Are you looking forward to the Black Deer Festival?

We are so excited, all roads lead to Black Deer at this point. We are two months out and we started working on our setlist yesterday. This is the third year lucky, we were invited in 2020 and in 2021, haha, so to make the cut for 2022 with all the travelling international artists making their way back into the country is incredible. We are so grateful to Gill and the team, and Bev, for keeping us on the roster, and there is just going to be a little grease spot where we used to stand, we are going to give it our absolute all and give the people a show to remember. We are so excited and I hope it will be a beautiful weekend but I don’t think people will really care. I’ve just been thinking as well, there is a really lovely writer, Lori McKenna, who you can trace around and find she has co-written this with this and that person, she is an amazing songwriter. James is headlining on the Friday, the day we are playing, and I remember many, many years ago living in downtown Nashville before it is what it is today, they had an Irish pub called Shanna Key and it was this beautiful corner building with four stories, and they were celebrating Saint Patrick’s Day and I did a set of my own songs, and then I did ‘Sit Down’ by James just because I could, haha. I’ve always been a fan, so that is going to be wonderful, that will be a real highlight of the day because we will have played our set, and we will be able to just go off and listen to everybody. That is the other thing about it, what an incredible line-up, and hopefully here is to next year, and next year, and next year, haha.

At AUK, we like to share music with our readers, so can you share which artists, albums, or tracks are currently top three on your personal playlist?

I am enjoying Anna and Kate’s albums, I must say, mind you I would be in trouble if I wasn’t, haha, thank goodness I think they are lovely. As I said, I think Brandi Carlile’s album is wonderful, ‘In These Silent Days’, and John Batiste who has just won all the awards. I mean, what a ray of sunshine and joy, and energy, I think everyone would do well if they went out and listened to him and try and find that ray of sunshine amongst all those hard moments that life is throwing at us at the moment.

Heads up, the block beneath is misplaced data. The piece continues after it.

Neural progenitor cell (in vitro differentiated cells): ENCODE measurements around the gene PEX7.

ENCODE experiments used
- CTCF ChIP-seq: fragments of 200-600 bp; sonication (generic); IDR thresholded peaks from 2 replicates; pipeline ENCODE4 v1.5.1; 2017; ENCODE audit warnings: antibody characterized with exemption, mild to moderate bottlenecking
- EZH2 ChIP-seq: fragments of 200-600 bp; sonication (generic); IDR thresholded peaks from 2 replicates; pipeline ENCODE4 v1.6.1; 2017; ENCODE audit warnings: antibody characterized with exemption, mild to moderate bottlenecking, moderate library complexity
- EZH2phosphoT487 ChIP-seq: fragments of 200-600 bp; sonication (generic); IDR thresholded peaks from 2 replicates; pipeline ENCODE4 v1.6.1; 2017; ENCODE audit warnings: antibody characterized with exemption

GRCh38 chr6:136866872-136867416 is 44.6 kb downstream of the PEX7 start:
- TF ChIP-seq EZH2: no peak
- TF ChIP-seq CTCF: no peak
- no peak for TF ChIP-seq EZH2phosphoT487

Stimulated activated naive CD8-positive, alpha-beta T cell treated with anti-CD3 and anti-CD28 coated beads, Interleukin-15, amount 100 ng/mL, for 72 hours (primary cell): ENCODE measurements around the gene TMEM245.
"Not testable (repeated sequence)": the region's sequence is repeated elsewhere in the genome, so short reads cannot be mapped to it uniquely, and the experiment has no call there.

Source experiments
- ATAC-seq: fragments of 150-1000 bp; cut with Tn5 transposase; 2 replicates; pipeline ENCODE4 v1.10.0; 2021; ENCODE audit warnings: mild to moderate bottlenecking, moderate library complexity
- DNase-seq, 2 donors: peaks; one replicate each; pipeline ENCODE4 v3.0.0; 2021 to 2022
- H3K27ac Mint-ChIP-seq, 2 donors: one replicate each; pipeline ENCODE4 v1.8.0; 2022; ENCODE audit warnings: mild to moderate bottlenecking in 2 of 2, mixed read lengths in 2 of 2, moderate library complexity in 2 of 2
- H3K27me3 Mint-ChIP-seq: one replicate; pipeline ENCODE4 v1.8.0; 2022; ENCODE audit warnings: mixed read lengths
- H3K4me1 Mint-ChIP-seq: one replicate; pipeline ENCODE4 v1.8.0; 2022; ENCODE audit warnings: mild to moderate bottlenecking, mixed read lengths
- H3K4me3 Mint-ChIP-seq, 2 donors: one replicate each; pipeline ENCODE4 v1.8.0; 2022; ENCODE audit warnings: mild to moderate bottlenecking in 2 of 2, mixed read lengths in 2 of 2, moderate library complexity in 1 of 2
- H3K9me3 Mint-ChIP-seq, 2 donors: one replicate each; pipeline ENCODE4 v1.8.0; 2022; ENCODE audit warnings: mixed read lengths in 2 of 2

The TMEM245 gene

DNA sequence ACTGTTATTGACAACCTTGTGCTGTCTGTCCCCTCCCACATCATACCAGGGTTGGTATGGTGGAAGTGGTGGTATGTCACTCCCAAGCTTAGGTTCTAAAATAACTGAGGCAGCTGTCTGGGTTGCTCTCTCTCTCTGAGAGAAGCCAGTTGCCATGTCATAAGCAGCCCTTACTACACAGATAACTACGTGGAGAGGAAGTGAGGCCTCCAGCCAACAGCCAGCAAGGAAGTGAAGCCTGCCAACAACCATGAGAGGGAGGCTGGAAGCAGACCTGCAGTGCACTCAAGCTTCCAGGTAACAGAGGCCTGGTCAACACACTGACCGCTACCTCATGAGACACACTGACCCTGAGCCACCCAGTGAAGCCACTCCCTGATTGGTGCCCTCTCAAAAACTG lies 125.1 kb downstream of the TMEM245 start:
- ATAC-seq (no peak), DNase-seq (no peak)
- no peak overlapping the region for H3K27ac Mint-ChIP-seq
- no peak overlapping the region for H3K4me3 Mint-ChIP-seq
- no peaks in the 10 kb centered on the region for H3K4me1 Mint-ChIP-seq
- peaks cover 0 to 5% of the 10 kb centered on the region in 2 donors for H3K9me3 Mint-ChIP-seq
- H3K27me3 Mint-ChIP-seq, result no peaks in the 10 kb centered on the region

Finally, do you want to say anything to our UK readers?

I do just want to thank them because Mark Whitfield has been lovely to me over many years, and thank you so much for buying or streaming the music. Please grab a ticket if you are interested and sharing is caring so let your friends know if you like us. I have always felt in good hands on Americana UK. Americana UK is a true passion project that Mark had all those years ago when we first met him, and it is wonderful to see it become one of the go-to forums for interviews, tours, and album reviews. It is a good place to find stuff out and read about it. Finally, just enjoy your summer of music, we are finally getting those tickets and those tickets will actually be used. Have a brilliant time, get out of your seat, and dance if you want to, haha.

Dates for The ARC Tour can be found  here.

About Martin Johnson 389 Articles
I've been a music obsessive for more years than I care to admit to. Part of my enjoyment from music comes from discovering new sounds and artists while continuing to explore the roots of American 20th century music that has impacted the whole of world culture.